Recently, a fellow blogger and tweep was exposed for pretending to be someone she was not. Unfortunately, as much as it pains me to say so, scammers like her are everywhere, and not just in the blogosphere.
"J" had a blog. Her blog was about her battle with Stage IV melanoma. I discovered J's blog one night when I noticed some others on Twitter expressing their utmost concern for J after they had heard she had collapsed during a bout of chemotherapy. From memory, her last tweet had shown a picture of her orange chemo bag, with J making the comment that this was her version of "orange juice" for breakfast. Apparently, after that, she collapsed - it was thought likely she may die - and soon after she fell in to a coma.
That day, I started following her on Twitter, waiting for good news. I prayed for her. I prayed for her friends on Twitter, who were obviously so devastated by these events. No doubt, many like me, discovered her blog and started to read about her "brave" battle with this disease.
Miraculously, J recovered. I recall her first few hesitant tweets that were made after coming out of "the coma". It seemed obvious to me that she was unable to process information from her brain to her keyboard. It was early days. And then I was amazed when within a week or so, her tweets seemed back to normal.
I tweeted with her a couple of times, but I wouldn't say I knew her like some of her other followers. Not at all. I didn't frequent her blog. Rather I checked it a couple of times, and one of those times was when I found out that, after she had been told that the cancer was (once again, miraculously) gone - she had found out she could not have children. She was, understandably, devastated. And many of us left comments of encouragement and support on her blog in response.
Weeks later, the cancer had, shockingly, returned. A distant alarm bell rang in my head. How could the doctors have gotten it so wrong? And yet, I assumed it just another twist to J's story.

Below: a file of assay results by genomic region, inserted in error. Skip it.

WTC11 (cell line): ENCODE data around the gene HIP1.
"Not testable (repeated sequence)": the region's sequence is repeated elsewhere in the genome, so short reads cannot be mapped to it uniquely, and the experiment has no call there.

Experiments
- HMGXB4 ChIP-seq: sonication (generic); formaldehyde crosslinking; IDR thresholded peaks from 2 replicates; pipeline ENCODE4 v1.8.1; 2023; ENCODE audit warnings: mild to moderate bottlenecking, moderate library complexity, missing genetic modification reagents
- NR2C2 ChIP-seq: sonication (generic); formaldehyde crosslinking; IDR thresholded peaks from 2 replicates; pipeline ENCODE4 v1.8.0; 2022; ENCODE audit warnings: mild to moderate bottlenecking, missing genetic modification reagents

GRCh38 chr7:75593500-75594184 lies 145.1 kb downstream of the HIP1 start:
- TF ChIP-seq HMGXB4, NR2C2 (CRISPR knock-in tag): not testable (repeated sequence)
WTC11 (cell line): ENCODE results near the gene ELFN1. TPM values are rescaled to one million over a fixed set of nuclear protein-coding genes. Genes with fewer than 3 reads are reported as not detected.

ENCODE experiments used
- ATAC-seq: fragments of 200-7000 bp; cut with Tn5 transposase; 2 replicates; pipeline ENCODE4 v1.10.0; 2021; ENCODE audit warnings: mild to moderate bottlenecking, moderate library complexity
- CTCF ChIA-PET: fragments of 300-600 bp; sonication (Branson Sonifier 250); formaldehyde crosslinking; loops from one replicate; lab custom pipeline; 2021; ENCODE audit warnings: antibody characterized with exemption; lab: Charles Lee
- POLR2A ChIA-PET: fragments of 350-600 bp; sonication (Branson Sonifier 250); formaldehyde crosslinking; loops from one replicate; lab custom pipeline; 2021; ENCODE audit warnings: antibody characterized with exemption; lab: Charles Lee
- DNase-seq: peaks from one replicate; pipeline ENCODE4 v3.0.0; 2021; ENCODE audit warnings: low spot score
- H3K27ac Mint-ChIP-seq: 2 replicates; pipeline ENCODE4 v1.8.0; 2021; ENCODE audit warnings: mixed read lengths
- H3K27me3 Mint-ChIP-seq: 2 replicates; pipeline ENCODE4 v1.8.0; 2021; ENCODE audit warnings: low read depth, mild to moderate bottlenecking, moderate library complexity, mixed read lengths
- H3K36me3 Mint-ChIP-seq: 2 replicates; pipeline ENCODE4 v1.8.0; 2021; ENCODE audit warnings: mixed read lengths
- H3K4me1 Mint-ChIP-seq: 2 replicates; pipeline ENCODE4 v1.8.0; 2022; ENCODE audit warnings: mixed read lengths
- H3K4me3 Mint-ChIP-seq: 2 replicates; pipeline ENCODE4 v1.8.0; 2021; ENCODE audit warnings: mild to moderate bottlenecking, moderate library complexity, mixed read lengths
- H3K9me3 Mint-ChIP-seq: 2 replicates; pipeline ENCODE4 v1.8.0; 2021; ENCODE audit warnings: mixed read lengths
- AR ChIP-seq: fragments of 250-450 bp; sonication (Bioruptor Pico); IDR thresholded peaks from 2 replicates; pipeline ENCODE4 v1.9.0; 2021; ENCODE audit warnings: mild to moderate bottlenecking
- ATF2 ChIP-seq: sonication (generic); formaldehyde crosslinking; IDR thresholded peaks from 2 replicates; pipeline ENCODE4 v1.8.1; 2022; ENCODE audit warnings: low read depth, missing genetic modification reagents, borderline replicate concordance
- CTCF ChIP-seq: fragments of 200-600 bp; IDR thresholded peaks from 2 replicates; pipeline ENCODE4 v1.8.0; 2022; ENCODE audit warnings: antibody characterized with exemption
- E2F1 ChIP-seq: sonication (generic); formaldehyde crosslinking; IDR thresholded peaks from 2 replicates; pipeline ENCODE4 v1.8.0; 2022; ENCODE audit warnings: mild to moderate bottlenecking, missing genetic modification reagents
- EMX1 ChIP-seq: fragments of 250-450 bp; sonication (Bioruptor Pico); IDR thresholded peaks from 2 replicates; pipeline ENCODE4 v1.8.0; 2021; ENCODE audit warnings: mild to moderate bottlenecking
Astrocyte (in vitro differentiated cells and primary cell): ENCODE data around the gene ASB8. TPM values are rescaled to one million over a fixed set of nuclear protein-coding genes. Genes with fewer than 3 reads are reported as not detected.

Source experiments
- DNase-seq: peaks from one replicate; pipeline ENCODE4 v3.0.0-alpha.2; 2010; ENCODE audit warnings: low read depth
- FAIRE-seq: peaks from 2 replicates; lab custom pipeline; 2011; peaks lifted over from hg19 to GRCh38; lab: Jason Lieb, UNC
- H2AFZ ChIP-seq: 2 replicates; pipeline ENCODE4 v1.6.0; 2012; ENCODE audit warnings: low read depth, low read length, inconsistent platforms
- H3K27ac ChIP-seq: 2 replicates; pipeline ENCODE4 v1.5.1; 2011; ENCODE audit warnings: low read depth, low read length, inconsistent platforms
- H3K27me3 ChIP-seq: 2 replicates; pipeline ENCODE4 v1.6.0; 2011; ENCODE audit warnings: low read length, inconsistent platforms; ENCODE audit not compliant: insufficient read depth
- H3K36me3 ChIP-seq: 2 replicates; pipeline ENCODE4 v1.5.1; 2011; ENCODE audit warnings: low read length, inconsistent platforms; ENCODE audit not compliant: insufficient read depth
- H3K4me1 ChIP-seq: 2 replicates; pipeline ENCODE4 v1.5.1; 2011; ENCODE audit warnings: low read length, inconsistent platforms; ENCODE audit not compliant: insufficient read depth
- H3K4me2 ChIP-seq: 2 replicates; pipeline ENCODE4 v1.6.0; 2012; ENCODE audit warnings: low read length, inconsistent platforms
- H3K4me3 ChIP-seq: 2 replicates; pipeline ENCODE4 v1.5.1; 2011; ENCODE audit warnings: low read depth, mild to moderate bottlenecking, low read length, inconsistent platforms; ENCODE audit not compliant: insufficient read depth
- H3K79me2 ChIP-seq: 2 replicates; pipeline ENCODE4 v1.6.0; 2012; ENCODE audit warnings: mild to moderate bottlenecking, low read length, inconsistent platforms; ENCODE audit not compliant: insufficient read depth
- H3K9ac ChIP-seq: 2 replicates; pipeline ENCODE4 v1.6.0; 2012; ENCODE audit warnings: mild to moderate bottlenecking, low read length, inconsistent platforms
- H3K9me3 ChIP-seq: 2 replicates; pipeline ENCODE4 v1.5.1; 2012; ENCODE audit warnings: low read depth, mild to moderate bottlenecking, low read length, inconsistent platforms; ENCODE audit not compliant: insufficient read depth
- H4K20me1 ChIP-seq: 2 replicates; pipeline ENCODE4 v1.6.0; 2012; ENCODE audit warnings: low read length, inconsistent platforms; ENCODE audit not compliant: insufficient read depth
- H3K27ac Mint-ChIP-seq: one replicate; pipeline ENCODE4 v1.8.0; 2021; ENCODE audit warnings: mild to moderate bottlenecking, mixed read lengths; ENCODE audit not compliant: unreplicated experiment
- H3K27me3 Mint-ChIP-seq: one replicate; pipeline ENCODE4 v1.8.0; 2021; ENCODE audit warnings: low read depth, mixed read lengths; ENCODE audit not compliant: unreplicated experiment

However, there was an even bigger twist still to come.
You see, fairly recently, some other bloggers and tweeps discovered after some investigation that J was, in fact, a complete and utter scammer. From what I have read, all of it - and I mean ALL of it - was a complete and utter lie. I found this out by reading Sass' post here and here. Bern's post here. Taryn's post here and Thea's post here. If you want the full story, check them all out. Suffice to say, J's blogs are no longer accessible. I presume her Twitter account has gone (I couldn't find her on my list of followers).
It seems that perhaps J did this for money. She may have also done this for attention. Perhaps she did this because she is unwell - just not with cancer. Whatever the reason, the truth is that that there are scammers on the Internet. That is for certain.
But for all those readers who have avoided Twitter because of this very possibility, before you say, "I told you so" please consider this.
Scammers like this aren't just on the Internet.
I wrote about a girl I worked with once, my "friend", who stole money from me. Another guy I worked with (at the same place) was leading a sort of double life. He pretended to be wealthy and connected. He wasn't. He used his business card all around the local area as an "I'll pay later" promise. He didn't. He waited until people trusted him, and then he used them. In my next job, the Property Manager I worked with basically stole money from the company. It's a complicated story - it wasn't money she pocketed for herself, but used to make herself look good in her position. She was found out, and forced to resign.
Yep - scammers don't just exist online. They are everywhere.
What I'm trying to say is...whilst J is, and should be, a precautionary tale for us all - please don't lose faith in those you meet online. There are many more good people out there in the blogosphere and Twittlerland than there are really bad people. I'm certain of it. I'm not saying you shouldn't be cautious. I'm not saying you won't ever come across someone who attempts something similar to what J did (unfortunately); nor am I saying you should just trust everyone you 'meet'. It's all about listening to your gut instinct, and not giving up on the idea that essentially, most people are good.
If we can't believe that, then what kind of world are we living in?